Today marks an important day in the lives of writers in the Commonwealth region. Last year, a number of us submitted stories to be critiqued and judged against others in from Africa and beyond our sun-kissed borders. The pit was in not making the nomination list, but the peak was in seeing so many young people writing well.
As I am rather proud to be Kenyan, I will begin by mentioning the Kenyan nominee for the Commonwealth prize. In all honesty, I am keeping my extremeties and their digits crossed that the prestigious title does not go to Nigeria. No, it has nothing to do with the Harambee Stars. I think it’s time Eastern Africa got a little limelight; West Africa is still glowing from such names as Chinua Achebe (may his name and works be glued to our tongues and minds for as many years as mankind will remain in existence); Chimamanda Ngozi Adichie – whose work brings up the deepest admiration and vilest envy in me; Familoni Olubumni – whose work flows easily, is beautifully crafted and takes on an angle of creativity like I have not seen before.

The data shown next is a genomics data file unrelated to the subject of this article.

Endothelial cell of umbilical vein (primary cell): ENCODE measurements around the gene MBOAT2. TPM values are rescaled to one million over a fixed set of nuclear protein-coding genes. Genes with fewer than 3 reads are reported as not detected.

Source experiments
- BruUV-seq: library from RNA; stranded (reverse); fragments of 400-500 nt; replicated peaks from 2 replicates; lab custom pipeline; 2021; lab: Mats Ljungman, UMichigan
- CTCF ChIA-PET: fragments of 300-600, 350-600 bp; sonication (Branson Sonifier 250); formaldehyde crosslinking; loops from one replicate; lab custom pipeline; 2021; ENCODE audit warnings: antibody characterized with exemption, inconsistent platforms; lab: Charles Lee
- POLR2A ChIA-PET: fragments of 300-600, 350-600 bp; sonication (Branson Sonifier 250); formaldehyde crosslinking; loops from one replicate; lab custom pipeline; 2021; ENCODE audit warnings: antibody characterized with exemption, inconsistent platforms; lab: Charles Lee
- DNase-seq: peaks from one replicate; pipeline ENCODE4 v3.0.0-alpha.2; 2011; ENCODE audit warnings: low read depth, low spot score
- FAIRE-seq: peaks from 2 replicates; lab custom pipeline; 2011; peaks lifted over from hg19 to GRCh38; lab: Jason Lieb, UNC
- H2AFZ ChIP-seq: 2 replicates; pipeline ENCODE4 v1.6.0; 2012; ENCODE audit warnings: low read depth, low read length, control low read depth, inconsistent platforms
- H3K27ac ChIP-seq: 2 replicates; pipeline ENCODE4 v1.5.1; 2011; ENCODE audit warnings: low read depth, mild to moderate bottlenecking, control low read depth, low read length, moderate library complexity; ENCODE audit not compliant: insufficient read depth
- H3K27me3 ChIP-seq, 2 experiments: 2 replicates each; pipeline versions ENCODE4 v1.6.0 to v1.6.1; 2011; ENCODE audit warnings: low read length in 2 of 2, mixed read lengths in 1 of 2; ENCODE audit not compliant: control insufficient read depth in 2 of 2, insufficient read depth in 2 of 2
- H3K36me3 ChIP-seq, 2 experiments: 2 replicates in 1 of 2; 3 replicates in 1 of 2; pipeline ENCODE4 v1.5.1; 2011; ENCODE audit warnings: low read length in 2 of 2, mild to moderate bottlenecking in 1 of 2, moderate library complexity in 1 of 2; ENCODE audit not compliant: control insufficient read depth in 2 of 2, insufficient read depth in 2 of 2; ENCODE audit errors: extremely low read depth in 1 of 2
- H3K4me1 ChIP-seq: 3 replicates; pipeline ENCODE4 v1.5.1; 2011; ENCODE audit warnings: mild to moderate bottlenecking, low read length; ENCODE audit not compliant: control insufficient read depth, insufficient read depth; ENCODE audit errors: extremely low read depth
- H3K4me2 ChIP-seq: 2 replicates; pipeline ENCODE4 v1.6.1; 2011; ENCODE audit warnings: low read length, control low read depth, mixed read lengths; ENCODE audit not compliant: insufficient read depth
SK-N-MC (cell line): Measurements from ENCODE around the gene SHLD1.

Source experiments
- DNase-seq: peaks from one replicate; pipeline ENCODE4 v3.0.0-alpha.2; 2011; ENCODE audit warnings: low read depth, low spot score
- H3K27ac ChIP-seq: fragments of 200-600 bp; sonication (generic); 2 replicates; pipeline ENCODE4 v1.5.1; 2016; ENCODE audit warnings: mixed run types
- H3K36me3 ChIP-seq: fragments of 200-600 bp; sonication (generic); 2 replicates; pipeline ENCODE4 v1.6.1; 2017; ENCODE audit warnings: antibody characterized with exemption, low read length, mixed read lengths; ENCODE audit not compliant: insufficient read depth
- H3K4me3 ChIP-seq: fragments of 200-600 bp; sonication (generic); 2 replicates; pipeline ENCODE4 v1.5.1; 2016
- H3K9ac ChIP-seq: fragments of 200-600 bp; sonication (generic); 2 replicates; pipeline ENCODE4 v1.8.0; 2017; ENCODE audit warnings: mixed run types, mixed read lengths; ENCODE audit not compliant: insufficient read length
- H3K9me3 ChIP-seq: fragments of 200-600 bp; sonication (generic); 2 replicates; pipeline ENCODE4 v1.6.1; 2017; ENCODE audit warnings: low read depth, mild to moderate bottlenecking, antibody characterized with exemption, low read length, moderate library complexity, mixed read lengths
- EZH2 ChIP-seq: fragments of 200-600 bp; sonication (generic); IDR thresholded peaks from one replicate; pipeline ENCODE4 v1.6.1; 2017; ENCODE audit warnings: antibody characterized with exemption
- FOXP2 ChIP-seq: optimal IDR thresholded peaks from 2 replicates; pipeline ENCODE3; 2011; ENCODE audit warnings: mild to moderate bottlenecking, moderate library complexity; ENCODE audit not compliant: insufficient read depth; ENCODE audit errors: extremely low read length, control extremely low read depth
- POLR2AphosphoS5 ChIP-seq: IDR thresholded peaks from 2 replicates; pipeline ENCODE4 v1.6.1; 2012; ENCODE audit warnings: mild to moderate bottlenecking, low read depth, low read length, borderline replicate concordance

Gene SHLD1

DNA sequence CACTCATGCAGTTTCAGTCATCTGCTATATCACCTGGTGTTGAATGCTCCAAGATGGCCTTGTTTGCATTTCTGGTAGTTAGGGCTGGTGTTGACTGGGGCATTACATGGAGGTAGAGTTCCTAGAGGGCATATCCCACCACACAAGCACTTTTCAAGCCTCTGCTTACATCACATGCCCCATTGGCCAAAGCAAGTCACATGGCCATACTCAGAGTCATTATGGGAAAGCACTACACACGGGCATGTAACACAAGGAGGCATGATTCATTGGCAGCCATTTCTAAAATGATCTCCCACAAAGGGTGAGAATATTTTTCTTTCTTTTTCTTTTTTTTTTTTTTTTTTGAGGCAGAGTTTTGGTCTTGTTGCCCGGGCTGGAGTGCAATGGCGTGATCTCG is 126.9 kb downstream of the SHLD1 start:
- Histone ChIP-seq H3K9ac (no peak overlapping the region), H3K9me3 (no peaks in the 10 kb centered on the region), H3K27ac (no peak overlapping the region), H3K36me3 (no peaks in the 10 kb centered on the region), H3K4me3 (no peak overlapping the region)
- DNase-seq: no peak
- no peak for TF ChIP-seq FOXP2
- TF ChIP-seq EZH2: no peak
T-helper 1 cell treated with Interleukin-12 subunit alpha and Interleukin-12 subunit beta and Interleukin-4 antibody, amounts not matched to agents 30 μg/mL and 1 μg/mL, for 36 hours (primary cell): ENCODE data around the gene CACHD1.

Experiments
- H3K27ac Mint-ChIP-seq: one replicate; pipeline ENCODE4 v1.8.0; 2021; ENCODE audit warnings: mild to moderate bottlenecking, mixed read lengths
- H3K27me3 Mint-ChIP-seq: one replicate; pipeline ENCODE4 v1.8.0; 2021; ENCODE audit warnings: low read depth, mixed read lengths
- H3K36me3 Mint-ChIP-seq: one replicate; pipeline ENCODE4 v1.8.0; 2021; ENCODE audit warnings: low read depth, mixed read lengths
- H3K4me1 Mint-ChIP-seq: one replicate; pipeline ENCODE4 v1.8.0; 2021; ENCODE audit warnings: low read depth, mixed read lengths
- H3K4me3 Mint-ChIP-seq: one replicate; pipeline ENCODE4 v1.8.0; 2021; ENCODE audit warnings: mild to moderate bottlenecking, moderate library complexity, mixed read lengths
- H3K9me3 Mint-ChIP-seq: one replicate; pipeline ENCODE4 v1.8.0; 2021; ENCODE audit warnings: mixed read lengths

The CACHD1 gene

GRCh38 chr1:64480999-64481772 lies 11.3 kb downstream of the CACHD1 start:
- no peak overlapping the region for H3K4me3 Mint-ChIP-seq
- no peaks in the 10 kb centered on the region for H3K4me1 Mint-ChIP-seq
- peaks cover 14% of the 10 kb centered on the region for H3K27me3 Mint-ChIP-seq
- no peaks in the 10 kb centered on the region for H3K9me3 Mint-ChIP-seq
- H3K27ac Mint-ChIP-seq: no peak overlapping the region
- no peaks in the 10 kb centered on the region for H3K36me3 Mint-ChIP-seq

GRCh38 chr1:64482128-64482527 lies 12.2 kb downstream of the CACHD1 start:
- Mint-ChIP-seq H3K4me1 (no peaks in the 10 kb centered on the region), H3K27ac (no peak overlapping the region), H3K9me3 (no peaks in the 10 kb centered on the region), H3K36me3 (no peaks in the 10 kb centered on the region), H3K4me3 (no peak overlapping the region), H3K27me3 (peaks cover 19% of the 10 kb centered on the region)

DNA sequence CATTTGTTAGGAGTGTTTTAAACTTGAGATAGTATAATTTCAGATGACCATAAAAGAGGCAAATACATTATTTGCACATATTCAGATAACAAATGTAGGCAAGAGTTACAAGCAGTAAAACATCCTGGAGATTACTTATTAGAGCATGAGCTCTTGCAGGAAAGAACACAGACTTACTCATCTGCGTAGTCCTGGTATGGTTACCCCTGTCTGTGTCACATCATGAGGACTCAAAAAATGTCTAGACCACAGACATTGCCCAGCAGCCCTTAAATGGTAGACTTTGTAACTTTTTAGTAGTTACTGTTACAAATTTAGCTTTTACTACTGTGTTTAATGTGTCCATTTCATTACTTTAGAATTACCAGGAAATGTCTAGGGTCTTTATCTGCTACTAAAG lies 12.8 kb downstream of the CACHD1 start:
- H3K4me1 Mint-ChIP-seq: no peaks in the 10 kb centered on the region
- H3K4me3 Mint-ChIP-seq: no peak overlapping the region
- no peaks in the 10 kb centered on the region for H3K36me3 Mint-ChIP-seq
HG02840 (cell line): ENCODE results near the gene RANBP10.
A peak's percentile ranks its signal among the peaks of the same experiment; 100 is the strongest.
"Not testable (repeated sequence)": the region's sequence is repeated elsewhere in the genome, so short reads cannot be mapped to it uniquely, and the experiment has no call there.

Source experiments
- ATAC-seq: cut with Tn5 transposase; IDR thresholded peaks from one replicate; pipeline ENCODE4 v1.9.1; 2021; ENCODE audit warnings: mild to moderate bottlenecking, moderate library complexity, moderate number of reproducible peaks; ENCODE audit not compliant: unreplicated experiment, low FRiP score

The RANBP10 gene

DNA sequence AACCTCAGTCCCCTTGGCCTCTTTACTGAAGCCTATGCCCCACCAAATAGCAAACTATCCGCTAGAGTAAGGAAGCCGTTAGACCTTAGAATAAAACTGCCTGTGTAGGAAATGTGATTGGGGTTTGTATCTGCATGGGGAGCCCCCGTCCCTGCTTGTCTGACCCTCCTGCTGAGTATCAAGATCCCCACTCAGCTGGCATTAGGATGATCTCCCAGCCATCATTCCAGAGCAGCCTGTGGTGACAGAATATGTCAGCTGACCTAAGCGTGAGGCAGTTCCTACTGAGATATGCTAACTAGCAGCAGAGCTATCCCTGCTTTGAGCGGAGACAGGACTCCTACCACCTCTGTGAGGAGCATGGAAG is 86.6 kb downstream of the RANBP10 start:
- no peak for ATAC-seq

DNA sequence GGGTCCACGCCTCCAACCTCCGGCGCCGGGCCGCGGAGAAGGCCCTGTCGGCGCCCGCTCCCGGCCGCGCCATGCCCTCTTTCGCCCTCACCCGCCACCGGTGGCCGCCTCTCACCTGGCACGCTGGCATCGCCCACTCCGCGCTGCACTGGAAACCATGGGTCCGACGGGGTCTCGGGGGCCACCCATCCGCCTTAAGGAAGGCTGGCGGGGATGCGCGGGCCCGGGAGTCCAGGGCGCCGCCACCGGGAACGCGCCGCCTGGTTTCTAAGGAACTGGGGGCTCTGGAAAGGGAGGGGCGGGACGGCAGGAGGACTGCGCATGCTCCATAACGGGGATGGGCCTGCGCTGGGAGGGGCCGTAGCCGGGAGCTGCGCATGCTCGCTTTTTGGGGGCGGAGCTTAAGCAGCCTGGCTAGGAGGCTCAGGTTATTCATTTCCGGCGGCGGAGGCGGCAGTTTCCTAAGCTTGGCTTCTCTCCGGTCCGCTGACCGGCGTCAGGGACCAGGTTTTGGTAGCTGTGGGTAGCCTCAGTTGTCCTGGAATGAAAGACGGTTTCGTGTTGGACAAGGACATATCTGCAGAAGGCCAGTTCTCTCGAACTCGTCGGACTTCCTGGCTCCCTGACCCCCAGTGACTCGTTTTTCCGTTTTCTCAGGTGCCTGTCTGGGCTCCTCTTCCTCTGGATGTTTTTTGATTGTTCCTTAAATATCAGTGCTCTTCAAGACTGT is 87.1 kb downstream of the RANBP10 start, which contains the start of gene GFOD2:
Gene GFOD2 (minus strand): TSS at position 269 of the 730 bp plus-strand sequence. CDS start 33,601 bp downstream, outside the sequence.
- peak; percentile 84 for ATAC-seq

You can find Alexander’s story on the following link: http://akhatenje.blogspot.com/2012/07/fatima-saleh-by-alexander-ikawah.html?spref=tw. It is a typical story, a typical setting. What looks to me (and Richie Maccs) like one of those stories that everyone expects to read about. The writer is good with words – his choice of them, in description, beautiful placement and expression. He knows what he should about what he is writing – and at this point I would like to draw us all to how wonderfully many of us have discoloured Islam. At the risk of sounding cynical, the story was a tad plain and predictable, but the wordplay made up for it in leaps and bounds.
Alexander Ikawah, congratulations on this grand achievement. May your work become the next big thing that pushes Kenya into the literary limelight.